Publishing identical core business details across the web. In particular, the consistency with which local business NAP information is published influences search engines’ trust in the validity and accuracy of this data.


The process of convincing a website visitor to call, email, or visit a business offline—i.e., convert to a customer.


A specific online discount that appears alongside a business listing and makes a special offer to customers.


The act of a search engine reading a page.
For more information see: On-Page SEO


custom category
As of April 2, 2013, the Google Places for Business dashboard ceased to accept custom-written categories. Business owners must select pre-set categories only. Other local business indexes, however, may still allow the business owner to custom-create categories that describe what their business is.


custom field
A set of “choose your own” descriptive fields for a Google Places or Google+ Local listing. For example, many business owners include their businesses’ specialties, taglines, years in business, or neighborhoods served in these fields.


data provider
A company with an explicit contract to supply local search engines with underlying business information. In the U.S., the major data providers are Infogroup, Localeze, Acxiom, and Factual.


Any website which lists business names and contact information in an organized fashion, typically in alphabetical order or by business type. Directory information is frequently assimilated by the local search engines. For more information see: Local Directories and Citations 


domain name
The web address or homepage of a particular business or organization. Examples:,, etc. Domain names are reserved at registrars such as,, and


driving directions
It is speculated that requests for driving directions on applications like Google Maps count as user behavior, and may indicate the popularity of a local business and thus, have some effect on rankings. 


duplicate listing
A problematic scenario in which more than one Google+ Local listing exists for a single business. Google allows only one listing per location, and intentional or accidental violation of this policy can lead to penalties and ranking issues. Steps must be taken to resolve duplicate listing issues.
For more information see: Local Directories and Citations 


A major social sharing platform. Local businesses can create a Facebook business page, complete with location and contact information, and utilize this profile to interact with customers and potential customers.


Facebook Graph Search
Launched in 2013, Facebook’s internal search providing natural language results. Includes the ability to search for local places.


Facebook Local Search
Facebook’s mobile local search application. Formerly called “Nearby,” Facebook Local Search helps users discover local businesses.


One of four primary data sources of local business data for all major search engines.


A structured, automated list of content or data produced by a website. Feeds were created in order to allow users to subscribe to website updates.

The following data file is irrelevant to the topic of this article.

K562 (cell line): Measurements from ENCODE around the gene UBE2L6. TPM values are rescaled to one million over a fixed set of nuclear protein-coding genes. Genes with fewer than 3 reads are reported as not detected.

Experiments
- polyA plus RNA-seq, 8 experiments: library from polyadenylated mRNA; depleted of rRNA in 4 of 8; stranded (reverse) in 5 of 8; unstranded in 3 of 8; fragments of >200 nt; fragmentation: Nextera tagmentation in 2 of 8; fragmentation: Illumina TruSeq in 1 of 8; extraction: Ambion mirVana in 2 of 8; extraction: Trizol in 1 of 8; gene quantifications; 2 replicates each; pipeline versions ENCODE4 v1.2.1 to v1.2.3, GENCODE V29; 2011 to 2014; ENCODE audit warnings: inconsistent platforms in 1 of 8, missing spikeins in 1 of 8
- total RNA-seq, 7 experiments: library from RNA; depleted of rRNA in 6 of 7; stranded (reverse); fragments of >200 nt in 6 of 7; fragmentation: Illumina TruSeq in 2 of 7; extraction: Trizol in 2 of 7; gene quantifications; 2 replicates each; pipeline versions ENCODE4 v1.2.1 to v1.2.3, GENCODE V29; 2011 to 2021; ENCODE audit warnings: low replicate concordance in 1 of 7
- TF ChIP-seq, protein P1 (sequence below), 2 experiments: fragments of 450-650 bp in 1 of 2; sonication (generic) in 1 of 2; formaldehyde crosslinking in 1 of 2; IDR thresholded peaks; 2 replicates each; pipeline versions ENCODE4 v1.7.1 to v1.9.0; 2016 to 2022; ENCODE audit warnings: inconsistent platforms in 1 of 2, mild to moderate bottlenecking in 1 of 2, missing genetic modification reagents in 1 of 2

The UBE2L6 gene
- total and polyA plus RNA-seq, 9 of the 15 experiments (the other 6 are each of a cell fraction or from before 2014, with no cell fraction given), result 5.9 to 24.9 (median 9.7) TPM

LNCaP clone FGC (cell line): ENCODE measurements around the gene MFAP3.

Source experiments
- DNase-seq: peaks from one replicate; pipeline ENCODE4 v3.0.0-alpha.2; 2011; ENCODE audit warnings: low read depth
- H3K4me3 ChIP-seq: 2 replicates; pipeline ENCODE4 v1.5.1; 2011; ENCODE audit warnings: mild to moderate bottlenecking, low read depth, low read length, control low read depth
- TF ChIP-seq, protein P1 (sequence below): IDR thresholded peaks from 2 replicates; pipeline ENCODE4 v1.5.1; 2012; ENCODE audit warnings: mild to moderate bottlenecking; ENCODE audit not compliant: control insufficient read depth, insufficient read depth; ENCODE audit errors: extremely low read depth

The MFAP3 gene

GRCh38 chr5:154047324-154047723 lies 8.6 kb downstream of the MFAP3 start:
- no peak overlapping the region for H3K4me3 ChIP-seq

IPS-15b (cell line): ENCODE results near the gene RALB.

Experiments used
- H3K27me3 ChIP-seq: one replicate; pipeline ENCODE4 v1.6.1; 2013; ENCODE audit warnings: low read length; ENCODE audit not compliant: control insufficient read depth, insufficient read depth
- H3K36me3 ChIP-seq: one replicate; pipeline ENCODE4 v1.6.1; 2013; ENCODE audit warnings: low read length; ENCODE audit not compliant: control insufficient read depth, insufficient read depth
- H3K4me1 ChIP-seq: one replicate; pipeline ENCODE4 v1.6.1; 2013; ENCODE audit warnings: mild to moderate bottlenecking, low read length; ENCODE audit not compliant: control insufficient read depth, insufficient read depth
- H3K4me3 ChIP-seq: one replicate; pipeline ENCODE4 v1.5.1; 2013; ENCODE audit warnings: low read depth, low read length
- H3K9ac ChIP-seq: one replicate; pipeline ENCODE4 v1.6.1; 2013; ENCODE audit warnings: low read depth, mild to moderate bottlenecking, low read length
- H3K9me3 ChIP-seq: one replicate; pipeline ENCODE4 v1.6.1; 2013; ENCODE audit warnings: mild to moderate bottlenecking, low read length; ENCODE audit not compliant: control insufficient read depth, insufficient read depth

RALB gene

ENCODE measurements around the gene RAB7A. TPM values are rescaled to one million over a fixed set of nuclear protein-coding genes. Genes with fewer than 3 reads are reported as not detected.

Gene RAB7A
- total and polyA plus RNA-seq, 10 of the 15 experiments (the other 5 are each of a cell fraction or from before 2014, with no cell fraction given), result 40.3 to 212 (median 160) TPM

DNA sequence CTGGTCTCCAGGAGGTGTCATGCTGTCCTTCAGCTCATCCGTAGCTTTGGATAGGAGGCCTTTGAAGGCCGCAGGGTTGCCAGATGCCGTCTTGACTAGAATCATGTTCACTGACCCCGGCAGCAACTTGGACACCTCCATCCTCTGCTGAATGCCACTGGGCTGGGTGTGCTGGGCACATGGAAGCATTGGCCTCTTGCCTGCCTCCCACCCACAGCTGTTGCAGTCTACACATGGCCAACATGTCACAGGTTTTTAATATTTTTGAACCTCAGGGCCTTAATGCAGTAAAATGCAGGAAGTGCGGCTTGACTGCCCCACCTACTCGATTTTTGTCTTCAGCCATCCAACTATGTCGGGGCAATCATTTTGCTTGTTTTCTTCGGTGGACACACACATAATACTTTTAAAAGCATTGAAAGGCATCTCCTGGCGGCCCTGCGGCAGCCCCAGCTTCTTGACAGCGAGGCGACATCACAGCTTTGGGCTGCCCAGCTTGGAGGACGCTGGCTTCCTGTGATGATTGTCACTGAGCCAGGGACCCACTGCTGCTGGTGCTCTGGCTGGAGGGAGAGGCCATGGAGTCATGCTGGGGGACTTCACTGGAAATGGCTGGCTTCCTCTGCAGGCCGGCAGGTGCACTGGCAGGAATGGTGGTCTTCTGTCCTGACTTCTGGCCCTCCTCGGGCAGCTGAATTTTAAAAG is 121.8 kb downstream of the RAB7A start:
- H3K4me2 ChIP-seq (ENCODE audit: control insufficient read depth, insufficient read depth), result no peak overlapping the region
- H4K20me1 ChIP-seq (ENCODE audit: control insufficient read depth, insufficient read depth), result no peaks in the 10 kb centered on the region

Most commonly used in the online marketing arena to describe parameters used by search engines to limit the prominence of certain types of data. For example, a review platform might hide reviews containing a certain number of links, or search engine results might filter out web pages associated with undesirable link acquisition pattern.


A type of website code which allows for complex graphics and animations, but is difficult for search engines to read and understand. Also not visible on Apple mobile devices and tablets.


An adjective describing a piece of text content or other media content


Google Account
An email address and password combination that has been registered with Google. A Google Account is required to claim a Google Place Page/Google+ Local page, which may be more trusted if the domain name associated with the Google Place Page/Google+ Local page matches that of the Google Account used to claim it.


Google AdWords Express
A paid advertising format offered by Google to local businesses.


Google and Your Business Forum
The Google and Your Business Forum is a public forum where users can seek and share advice about local SEO issues. The forum is moderated by Google and Your Business Top Contributors and is frequently visited by Google staff.


Google and Your Business Forum Top Contributors
Commonly referred to as TCs, Google and Your Business Forum Top Contributors are volunteer participants in the Google and Your Business Forum who provide assistance to forum users. TCs have direct contact with Google staff and can sometimes escalate issues toward resolution.


Google Business Photos
Interior photography of local businesses taken by Google Trusted Photographers. This photograph can be turned into a virtual tour intended to enhance local business data.


Google MapMaker
An application that allows users to enhance Google Maps by adding and editing information that is available to the public. In local SEO MapMaker may be used as a method of troubleshooting and resolving data issues. 


Google Maps
Google’s proprietary mapping service.


Google Offers